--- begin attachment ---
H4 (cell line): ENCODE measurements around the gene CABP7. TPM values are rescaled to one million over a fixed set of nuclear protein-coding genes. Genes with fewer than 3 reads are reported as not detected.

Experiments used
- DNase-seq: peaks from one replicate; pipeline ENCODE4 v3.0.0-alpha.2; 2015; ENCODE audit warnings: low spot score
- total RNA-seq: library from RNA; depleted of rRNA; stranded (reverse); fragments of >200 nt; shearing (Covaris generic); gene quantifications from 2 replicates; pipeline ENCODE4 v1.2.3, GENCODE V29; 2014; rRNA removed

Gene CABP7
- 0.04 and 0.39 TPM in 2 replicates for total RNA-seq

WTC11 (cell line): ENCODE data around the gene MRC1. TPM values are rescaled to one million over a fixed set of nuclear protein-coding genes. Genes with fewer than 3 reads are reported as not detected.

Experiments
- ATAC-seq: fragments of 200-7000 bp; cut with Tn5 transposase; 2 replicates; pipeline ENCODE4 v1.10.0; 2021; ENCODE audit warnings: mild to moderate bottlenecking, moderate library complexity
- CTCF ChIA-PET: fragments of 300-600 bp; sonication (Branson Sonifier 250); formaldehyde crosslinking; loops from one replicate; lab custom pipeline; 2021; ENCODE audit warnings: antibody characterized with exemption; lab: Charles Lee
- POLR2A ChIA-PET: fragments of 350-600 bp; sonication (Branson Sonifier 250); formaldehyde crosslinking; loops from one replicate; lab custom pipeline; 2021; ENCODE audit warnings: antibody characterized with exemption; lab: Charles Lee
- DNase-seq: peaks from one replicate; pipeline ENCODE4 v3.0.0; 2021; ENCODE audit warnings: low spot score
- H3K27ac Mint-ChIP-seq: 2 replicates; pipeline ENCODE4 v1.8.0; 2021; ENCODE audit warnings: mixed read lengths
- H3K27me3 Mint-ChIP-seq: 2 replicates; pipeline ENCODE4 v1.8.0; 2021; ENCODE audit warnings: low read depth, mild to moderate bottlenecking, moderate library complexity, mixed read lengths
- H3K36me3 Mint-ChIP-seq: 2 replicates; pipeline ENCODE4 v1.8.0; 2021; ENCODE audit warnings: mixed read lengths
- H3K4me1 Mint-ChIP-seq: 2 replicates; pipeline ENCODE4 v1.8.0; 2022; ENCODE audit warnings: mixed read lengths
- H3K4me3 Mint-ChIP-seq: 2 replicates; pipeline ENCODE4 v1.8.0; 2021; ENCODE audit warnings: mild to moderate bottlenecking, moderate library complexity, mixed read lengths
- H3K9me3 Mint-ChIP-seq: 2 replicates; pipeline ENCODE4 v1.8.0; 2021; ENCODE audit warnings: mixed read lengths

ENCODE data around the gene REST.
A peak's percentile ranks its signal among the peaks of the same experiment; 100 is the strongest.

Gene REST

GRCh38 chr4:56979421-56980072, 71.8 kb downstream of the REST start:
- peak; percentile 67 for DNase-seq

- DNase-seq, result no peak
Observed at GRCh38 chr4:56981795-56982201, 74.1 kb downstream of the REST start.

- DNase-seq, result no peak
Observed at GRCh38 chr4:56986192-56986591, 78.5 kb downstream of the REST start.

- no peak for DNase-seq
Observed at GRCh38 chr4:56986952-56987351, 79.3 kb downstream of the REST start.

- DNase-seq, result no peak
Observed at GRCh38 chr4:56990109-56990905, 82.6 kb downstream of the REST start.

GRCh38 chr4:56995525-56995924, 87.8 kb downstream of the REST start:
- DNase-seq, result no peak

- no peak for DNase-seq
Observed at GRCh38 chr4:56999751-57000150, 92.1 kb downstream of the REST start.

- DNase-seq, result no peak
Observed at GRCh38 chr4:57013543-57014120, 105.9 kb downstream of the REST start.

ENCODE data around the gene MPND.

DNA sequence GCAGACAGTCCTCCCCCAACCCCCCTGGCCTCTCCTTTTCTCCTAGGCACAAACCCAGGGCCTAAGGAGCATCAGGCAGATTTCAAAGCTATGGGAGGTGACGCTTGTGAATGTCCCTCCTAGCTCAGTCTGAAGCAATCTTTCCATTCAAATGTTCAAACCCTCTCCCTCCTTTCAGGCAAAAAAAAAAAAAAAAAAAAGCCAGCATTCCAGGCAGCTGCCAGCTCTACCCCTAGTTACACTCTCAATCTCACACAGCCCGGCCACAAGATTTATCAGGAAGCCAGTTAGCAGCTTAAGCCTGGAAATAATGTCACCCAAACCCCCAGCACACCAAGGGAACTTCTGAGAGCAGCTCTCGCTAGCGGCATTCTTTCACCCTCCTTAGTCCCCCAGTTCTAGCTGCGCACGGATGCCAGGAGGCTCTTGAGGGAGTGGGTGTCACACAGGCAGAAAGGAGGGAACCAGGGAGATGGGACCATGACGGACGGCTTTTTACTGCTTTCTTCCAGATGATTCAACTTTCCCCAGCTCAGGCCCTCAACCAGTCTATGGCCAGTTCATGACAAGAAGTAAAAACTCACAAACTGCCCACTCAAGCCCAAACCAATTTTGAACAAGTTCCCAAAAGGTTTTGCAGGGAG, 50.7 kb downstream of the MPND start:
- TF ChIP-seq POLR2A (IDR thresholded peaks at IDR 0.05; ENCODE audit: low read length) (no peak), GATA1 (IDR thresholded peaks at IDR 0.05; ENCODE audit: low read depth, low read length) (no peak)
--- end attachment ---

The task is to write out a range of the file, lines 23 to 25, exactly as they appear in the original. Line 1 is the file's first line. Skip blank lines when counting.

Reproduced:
- peak; percentile 67 for DNase-seq

- DNase-seq, result no peak
Observed at GRCh38 chr4:56981795-56982201, 74.1 kb downstream of the REST start.